Iron columns, painted tiled walls and mosaic floors make Cardiff roof gardens a true feast for the eyes.

The Arab Rooms

Found inside the Herbert Tower, The Arab Room was built as a social space for the ladies of the house. Burges, perhaps unintentionally gave the apartment a distinctive harem feel.

The intricately carved ceiling is the rooms most striking feature yet the rest of the rooms décor is heavilly influenced by the architects travel experiences abroad and the Marquess’ extravagant tastes.

The Banqueting Hall

The Grand vaulted ceiling of the Banqueting Hall is adorned with gilded angels and complimented by marbled finishes and quirky turreted fire places.

The Library

Access to the stunning library can be gained by the impressive octagonal staircase, the only stairwell designed by Burges in the whole castle. Original furnishings include carved book cases that line all the walls complete with intricate details such as small animals, birds and insects.

Marquess of Bute’s Bedroom

In one of the latest extensions to Cardiff Castle lay the Marquess’ bedrooms. A lavish apartment decorated with precious stones and minerals at its theme to reflect the wealth of the Marquess through his success in the mining industry.

The mirrored ceiling and opulent furnishings made this rooms glint and gleam in the daylight and there is even said to be a clever installation in the ceiling mirrors which reflect the name John in Greek, for both John the Marquess and John the Baptist.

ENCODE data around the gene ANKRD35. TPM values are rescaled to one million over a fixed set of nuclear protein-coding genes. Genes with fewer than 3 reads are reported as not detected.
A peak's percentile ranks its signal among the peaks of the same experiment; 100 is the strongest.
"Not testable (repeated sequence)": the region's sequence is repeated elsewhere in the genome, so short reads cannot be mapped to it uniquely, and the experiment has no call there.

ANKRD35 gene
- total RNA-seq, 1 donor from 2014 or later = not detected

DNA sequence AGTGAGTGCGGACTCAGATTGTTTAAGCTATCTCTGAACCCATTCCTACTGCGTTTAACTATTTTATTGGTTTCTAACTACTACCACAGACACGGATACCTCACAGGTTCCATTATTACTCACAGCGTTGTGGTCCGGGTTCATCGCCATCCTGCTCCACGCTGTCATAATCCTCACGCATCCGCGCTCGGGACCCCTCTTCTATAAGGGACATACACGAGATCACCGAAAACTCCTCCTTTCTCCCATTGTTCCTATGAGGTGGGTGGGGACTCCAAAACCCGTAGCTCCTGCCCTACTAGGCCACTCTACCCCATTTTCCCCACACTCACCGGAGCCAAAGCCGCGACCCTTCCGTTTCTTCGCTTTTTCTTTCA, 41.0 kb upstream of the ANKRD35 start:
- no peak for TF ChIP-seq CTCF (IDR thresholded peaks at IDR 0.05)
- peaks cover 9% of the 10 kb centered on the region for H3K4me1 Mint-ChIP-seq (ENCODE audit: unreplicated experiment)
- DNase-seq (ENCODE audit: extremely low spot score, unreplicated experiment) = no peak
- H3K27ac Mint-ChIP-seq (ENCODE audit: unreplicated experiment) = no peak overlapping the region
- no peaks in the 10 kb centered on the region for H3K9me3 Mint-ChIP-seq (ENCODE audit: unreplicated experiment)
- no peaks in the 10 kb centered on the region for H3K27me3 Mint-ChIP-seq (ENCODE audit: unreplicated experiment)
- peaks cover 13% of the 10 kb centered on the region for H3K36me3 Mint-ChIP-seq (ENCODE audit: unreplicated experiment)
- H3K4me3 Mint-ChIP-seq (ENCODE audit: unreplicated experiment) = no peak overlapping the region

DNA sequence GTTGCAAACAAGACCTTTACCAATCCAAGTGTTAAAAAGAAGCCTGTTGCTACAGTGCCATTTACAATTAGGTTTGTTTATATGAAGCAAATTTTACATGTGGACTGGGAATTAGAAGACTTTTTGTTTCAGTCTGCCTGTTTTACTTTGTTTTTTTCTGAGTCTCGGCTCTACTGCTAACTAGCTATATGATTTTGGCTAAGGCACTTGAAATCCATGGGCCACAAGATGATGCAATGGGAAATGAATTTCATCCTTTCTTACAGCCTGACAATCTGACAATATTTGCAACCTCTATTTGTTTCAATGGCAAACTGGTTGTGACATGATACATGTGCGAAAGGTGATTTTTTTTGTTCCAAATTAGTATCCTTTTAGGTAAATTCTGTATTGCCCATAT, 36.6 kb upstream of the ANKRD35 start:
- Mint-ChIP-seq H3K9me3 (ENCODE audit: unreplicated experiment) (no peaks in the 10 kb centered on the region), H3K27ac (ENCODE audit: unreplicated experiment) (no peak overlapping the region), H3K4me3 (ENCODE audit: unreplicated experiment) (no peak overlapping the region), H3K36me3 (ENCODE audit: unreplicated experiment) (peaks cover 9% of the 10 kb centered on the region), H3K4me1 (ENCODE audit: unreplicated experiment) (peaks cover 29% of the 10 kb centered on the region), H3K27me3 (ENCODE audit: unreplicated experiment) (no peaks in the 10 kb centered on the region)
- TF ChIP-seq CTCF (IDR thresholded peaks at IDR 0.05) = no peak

These are just a few examples of the extravagant details that lay within one of the most exquisite Cardiff landmarks and there are plenty of other rooms and hidden parts of the impressive castle to see on your tour.

What goes on today at Cardiff Castle?

Thanks to the luxurious interior of Cardiff Castle VIP events, dinners and tours are hosted here almost daily.

There are renactments of the stories and tales associated with the castle and it’s rich and interesting history as well as more modern events and occasions such as out door and underground cinema nights.

Other popular reasons to visit Cardiff Castle include the regular ghost tours of the castle grounds given by expert guides, music festivals such as the upcoming Depot in the Castle and recreated medieval jousts and battles.

During your stay at Exchange Hotel visiting the top Cardiff landmarks is easy and with this guide you can discover much more of Cardiff Castle’s long history before your visit.

Call and book a stay in Cardiff on 0151 601 8801 or email info@signatureliving.co.uk we have plenty of fabulous accommodation offers that are suited to couples, families and groups of friends. So come along and explore some of Cardiff’s past from Exchange Hotel soon.